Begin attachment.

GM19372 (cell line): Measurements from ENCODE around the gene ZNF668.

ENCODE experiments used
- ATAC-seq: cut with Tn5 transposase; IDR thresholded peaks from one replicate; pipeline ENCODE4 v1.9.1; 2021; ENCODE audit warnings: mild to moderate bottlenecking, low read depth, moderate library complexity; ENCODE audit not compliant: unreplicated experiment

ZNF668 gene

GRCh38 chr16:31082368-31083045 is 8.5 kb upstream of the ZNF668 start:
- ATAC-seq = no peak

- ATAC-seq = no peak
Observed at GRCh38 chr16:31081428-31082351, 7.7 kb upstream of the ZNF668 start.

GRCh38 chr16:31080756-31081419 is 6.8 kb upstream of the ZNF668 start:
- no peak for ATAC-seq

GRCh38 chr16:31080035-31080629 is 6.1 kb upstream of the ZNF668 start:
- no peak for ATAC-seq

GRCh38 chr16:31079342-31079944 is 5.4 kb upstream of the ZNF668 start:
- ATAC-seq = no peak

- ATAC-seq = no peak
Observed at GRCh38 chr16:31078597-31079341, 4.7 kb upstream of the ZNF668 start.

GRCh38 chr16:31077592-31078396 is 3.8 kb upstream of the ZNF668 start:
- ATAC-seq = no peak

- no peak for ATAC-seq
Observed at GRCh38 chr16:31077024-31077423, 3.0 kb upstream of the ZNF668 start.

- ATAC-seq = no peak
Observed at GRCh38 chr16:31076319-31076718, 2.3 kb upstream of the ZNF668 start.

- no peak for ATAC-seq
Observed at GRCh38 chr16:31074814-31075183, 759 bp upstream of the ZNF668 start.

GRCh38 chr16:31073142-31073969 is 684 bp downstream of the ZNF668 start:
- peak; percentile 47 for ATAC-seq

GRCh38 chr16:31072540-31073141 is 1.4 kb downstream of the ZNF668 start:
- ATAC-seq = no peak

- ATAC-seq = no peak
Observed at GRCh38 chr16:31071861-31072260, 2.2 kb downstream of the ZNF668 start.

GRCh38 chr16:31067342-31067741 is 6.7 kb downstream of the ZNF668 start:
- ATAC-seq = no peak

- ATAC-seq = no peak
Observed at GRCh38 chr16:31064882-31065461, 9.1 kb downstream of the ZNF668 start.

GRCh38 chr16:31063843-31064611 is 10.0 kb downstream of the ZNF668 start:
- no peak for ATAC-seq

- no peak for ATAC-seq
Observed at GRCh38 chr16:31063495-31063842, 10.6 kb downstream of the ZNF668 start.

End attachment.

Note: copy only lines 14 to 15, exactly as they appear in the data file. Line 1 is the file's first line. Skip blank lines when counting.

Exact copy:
- ATAC-seq = no peak

- ATAC-seq = no peak